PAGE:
Erin’s mother is also encouraging and enthusiastic about the arts and has been for her whole life. She is a preschool teacher, and Erin told me about many times when she and her sister would act as guinea pigs for her mother’s craft projects. In fact, it was her mother who pushed her to pursue visual arts long before she considered it seriously herself, and eventually had to admit that her mother had been right about that all along.

As a teen, Erin had fallen in with the theater kids at school, and any time that she was not on stage she would be drawing endlessly in her sketchbook. Erin became known as the artsy kid, even among her creative theater friends.

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“I actually did musical theater for most of my young life and I went into my undergrad as a musical theater major. I took a scenic painting course as part of the theater requirement, and I started realizing that I really loved that class,” she said.

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Hand-cut gift tags.

Erin attended Messiah College as a studio art undergraduate student in Pennsylvania. “For some extra money I had started doing commissions and drawings of peoples’ online role-playing characters,” Erin said, “and I realized that I liked doing that way more than I liked doing my scenic painting work.” After graduation, Erin spent a brief period working at Messiah in various administrative roles.

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Erin relocated to LA and began pursuing fashion design. There she worked for several well-known and well-respected designers, coordinating fashion shows, traveling domestically and abroad for special events, and fitted models during exhibitions. The work took her out of her comfort zone and was a good experience for her, but after some time she found herself wanting something else out of life.

“In LA it’s like if you’re not trampling, you’re being trampled,” she said of the year or so that she spent there.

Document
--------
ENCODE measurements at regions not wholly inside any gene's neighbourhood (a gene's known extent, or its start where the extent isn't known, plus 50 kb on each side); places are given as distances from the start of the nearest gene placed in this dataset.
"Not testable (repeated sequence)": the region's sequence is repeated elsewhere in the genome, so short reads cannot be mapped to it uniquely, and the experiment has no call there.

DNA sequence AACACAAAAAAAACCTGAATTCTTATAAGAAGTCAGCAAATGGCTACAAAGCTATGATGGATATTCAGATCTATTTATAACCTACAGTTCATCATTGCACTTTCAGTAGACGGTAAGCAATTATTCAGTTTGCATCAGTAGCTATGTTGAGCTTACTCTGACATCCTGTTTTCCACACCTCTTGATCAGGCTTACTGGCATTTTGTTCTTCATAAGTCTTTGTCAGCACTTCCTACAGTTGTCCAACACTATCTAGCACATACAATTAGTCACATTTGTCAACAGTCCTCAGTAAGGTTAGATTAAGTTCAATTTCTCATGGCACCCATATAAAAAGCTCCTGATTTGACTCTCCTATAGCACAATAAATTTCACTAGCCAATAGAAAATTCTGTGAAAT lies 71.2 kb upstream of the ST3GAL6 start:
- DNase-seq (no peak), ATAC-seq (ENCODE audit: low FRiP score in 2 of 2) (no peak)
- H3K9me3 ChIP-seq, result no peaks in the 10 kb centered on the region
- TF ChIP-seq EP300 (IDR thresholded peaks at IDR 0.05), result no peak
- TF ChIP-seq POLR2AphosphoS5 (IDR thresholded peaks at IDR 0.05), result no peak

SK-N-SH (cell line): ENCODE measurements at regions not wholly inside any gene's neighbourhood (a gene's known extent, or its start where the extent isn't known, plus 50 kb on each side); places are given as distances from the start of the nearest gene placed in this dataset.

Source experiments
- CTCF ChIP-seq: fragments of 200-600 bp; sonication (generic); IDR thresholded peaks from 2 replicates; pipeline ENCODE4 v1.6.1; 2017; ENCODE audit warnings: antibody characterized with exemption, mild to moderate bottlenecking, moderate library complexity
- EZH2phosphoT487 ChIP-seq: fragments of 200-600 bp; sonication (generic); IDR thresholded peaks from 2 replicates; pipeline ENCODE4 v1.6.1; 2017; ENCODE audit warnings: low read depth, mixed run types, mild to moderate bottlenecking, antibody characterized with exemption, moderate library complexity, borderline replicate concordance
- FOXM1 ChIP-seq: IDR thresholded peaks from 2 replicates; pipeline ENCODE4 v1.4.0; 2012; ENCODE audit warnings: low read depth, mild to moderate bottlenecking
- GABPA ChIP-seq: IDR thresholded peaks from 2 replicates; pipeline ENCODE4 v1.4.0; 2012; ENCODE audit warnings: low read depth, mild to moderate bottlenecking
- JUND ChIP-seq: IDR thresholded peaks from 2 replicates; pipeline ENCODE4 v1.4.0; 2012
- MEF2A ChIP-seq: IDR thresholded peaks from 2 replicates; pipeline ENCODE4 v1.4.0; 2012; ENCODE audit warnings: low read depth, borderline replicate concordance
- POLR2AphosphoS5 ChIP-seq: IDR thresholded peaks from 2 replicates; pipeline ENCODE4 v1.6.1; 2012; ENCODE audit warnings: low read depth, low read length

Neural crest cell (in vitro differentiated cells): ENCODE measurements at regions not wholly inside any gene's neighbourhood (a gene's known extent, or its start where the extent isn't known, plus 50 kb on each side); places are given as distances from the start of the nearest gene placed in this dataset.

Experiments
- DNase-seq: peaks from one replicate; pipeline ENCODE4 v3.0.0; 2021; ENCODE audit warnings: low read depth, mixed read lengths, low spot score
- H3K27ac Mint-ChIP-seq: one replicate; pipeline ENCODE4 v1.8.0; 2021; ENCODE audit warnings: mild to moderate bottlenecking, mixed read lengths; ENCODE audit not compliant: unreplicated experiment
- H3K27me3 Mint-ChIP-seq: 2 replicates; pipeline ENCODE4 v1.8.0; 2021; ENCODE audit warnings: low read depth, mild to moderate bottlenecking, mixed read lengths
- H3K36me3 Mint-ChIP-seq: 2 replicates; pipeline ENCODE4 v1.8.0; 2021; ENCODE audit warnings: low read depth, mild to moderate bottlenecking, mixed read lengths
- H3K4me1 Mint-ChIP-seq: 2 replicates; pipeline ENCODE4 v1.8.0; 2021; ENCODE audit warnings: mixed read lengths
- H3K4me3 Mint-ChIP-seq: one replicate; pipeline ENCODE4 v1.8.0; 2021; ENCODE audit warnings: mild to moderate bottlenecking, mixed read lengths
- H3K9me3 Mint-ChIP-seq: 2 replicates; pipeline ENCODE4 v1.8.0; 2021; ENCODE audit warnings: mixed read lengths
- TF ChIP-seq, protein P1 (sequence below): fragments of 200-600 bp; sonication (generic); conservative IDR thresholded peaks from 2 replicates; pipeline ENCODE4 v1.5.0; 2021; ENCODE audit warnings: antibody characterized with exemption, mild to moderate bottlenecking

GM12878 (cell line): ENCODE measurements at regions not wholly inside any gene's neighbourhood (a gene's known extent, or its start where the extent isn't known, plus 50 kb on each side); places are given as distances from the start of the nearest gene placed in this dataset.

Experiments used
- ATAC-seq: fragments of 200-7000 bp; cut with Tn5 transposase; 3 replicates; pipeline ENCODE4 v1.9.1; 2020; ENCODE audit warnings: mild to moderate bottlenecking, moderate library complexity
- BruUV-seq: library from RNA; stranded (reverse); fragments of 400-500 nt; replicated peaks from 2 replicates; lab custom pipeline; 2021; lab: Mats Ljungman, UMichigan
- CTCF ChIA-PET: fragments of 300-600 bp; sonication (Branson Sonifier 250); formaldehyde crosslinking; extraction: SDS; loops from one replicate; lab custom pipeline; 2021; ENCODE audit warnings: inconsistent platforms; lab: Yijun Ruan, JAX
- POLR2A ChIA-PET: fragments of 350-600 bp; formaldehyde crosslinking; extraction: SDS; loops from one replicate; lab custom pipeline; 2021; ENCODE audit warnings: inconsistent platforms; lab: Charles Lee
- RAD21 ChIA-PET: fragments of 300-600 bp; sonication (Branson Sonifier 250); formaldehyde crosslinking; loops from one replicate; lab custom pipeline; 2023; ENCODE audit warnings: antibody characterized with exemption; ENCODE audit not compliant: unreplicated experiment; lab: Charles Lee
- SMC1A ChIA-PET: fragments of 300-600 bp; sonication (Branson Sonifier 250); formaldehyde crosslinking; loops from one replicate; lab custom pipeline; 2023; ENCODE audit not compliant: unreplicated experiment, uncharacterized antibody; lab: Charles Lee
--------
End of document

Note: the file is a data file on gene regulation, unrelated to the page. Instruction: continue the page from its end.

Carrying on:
Erin moved several times more before settling down. First she went to Philadelphia, then spent some time in New York City, then headed back to Baltimore. During this phase she worked a variety temp jobs at places like doctors offices. “Everyone was unhappy,” she said of her experiences in that world.

“I realized I couldn’t really get a job doing what I wanted to do- I wanted to work for myself, I wanted to do illustrations, and I wanted to have my own business that was illustration based. I decided I really needed to go to grad school,” Erin said. “SCAD was my top choice, and I got in! The rest is history.”

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I asked Erin about the difference between being a student at Messiah and SCAD. As an undergraduate student at Messiah her education consisted of a rather strict, formal training in classical arts and fundamentals like oil painting. There, the bar was set by accuracy, and “the best painting was the one that looked most like what was actually there in real life.” The skills she learned in draftsmanship and drawing during her time at Messiah have served her in many ways throughout her career, and the art history education she received greatly influenced her work.